Memoirs Move Me

Oh my gosh! “Do I have a story for you!” Those are seven words I will never tire of hearing. I crave a good story like a basic college girl craves a pumpkin spice latte and an Instagram photo op. Call me, message me, write me a letter, or invite me to lunch. If you have got a good story to tell, I have got a listening ear. Yes, I still answer calls and still call people. If you are even my casual friend, you know I am not afraid to call you on the phone. Every introvert that ever gave me their number is starting to sweat right about now. I know I have mentioned this before, but I believe this is exactly why memoirs are my favorite.

This past month, I have been filling my plate with memoir after memoir and still have several on my “shelf” that I’ve yet to get through. This is my go-to ritual when I find myself in a reading rut, which means I am struggling to get through the books I have chosen to read. I go back to what I love, and I go on a literal bender. It helps me refocus, recenter, and get back to enjoying books again.

Let’s talk about two of the memoirs I have read recently because I am hopeful you will find something compelling in either of them. 

The first one is What We Wish Were True: Reflections on Nurturing Life and Facing Death by Tallu Schuyler Quinn. My sister-in-law sent me this one and warned me I would read it in one sitting. She was not wrong. Tallu, the founder of the Nashville Food Project, was diagnosed with a terminal illness during the pandemic and contemplates her time on earth and considers the time she has left in What We Wish Were True. “I am holding both my hope and my grief together in the same hands. It is a loose hold, looser than I am accustomed to. My love is so much bigger than me.” 

Her beautiful recollection of her life and thoughtful prose gives way to a deeper consideration of your own mortality. A memorable part that continues to stick with me was when she asked a close friend to bake fresh bread for her funeral. It caused me to take time to consider the profound nourishment of freshly baked bread and butter. Whether it is greeting you at the start of a meal or sitting heavy in your belly like no vegetable ever has, simply put, it is incomparable. So is this book. Get alone and read this one. It will give you a new perspective.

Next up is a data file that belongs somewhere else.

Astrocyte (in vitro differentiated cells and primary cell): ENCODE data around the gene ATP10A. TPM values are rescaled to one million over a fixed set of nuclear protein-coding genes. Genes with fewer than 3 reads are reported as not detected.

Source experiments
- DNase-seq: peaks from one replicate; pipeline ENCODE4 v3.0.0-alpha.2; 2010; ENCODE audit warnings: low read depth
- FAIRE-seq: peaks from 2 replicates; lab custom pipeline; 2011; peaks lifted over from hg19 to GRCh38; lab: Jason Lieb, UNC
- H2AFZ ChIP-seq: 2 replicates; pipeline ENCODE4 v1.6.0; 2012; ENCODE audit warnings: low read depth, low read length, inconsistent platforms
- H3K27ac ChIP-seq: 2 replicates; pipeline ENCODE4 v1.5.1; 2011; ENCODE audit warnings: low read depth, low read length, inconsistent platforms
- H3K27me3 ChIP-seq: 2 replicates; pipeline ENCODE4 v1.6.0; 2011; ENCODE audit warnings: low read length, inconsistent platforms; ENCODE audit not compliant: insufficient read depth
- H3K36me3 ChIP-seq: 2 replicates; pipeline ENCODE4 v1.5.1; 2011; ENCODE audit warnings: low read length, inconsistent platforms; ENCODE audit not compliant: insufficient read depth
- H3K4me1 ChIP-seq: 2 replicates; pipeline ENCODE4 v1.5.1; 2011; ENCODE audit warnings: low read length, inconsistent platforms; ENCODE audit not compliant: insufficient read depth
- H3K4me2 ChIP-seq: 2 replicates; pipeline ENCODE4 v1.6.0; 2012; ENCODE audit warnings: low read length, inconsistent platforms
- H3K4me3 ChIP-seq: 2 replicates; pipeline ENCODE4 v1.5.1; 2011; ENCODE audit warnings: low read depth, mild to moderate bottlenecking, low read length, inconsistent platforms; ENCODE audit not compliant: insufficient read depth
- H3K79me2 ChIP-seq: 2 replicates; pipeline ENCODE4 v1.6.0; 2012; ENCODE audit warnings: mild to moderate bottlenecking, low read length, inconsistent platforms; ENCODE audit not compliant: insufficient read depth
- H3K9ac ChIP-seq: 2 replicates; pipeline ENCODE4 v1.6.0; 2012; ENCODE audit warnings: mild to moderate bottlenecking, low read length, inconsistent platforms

Next up was I’m Glad My Mom Died by Jennette McCurdy. This one sold out in 24 hours and catapulted to the top of the New York Times Best Sellers list. Wowza, Wowza! If you like a juicy story, do not miss this one. It is full of them. “She (her mom) wanted this. And I wanted her to have it. I wanted her to be happy. But now that I have it, I realize that she’s happy and I’m not. Her happiness came at the cost of mine. I feel robbed and exploited.” Ms. McCurdy also does a fine job of showing the reader the depth and idiosyncrasies of the mother-daughter relationship. No matter who your mom is to you, rotten or wonderful, she is still your mom. I like that she didn’t excuse her behavior because of this notion. She went to therapy and put in the hard work of healing. “I take a longer look at the words on her headstone. Brave, kind, loyal, sweet, loving, graceful, strong, thoughtful, funny, genuine, hopeful, playful, insightful, and on and on... Was she, though? Was she any of those things? The words make me angry. I can’t look at them any longer. Why do we romanticize the dead? Why can’t we be honest about them?” Ok, that was a truth bomb!

Some of you in your rose-colored glasses are going to think... “great...2 books on death.” Which I would normally shy away from because sadness is hard and not a place where many of us like to hang out, but these are worth your time because of their exploration of human relationships and the depth of love. If you want to start with something lighter, might I recommend Yes, Please! By Amy Poehler and The Girl with the Lower Back Tattoo by Amy Schumer. These will make you cry too, but only a little because the comedians wouldn’t be doing their job if they turned us all into a blubbering mess.

Also, I wasn’t kidding... if you know a good story, give me a call. I will always answer.


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